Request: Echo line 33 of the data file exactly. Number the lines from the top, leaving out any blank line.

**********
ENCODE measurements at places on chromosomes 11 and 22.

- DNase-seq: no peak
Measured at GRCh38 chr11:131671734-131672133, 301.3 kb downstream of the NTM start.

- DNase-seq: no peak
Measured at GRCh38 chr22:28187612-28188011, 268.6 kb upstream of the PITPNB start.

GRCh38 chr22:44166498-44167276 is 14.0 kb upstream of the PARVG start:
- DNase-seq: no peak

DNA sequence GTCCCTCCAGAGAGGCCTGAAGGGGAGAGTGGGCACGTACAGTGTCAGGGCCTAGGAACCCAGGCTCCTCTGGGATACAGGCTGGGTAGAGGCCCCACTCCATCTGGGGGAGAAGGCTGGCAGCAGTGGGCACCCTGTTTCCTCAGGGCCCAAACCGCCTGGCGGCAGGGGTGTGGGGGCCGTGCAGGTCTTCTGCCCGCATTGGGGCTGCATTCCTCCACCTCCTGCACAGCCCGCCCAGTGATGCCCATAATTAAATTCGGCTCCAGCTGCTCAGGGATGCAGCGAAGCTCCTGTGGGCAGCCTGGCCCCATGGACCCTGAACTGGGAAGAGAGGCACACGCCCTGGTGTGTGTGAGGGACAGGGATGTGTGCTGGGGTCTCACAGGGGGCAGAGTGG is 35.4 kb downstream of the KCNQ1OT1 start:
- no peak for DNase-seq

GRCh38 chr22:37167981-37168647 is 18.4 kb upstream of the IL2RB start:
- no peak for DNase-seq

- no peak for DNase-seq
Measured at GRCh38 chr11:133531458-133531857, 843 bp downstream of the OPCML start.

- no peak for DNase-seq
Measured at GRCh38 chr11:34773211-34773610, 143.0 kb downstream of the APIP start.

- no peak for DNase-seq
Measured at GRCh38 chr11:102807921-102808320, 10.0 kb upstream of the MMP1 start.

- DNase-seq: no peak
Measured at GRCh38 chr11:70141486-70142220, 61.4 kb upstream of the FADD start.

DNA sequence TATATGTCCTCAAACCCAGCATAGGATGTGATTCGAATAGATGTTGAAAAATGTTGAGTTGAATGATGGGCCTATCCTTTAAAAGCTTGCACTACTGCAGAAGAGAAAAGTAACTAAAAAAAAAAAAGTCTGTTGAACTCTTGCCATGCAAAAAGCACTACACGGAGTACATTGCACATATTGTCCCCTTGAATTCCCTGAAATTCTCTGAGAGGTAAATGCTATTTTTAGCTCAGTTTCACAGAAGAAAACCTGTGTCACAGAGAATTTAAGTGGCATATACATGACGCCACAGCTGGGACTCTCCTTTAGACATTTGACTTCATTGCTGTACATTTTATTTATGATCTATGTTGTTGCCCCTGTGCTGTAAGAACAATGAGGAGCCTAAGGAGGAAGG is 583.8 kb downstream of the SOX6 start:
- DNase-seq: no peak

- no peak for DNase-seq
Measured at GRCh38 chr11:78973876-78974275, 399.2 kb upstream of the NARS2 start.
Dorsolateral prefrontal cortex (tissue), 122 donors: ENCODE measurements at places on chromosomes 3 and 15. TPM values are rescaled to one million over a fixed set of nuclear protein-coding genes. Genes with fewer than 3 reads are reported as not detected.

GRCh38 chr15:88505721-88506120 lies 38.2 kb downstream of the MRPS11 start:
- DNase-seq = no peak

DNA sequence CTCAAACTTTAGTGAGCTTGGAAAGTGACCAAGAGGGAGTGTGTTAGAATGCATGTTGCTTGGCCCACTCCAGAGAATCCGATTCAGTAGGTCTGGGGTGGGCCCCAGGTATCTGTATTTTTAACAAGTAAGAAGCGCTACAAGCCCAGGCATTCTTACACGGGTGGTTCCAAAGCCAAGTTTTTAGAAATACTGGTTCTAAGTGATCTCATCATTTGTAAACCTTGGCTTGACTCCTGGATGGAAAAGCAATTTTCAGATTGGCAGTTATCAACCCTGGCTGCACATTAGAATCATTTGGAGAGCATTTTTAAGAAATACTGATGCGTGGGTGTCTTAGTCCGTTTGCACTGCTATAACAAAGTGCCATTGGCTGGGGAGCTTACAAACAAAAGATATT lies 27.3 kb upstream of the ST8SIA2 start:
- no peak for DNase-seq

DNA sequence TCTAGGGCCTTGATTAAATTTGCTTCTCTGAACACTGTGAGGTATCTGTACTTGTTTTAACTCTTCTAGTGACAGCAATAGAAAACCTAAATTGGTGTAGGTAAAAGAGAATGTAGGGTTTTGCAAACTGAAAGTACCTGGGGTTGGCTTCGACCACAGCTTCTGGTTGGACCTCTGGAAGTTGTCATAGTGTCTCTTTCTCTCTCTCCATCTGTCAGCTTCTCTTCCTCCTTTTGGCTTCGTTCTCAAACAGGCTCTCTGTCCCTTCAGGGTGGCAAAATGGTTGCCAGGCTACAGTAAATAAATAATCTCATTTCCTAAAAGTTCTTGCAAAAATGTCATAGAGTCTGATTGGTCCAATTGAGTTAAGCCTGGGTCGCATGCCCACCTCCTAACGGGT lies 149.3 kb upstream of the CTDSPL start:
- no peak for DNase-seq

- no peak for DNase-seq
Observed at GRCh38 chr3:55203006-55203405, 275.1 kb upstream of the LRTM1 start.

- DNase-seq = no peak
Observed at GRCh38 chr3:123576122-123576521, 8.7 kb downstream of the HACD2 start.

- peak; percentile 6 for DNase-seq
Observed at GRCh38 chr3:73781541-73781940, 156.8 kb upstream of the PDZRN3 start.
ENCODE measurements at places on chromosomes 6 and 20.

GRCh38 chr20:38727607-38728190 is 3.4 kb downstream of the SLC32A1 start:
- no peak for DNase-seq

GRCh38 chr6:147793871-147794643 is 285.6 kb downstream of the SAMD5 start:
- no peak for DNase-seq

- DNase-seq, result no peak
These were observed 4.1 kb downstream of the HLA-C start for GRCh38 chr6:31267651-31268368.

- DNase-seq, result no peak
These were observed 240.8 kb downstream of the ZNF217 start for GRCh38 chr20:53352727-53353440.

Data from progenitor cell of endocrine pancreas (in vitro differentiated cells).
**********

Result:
- DNase-seq = no peak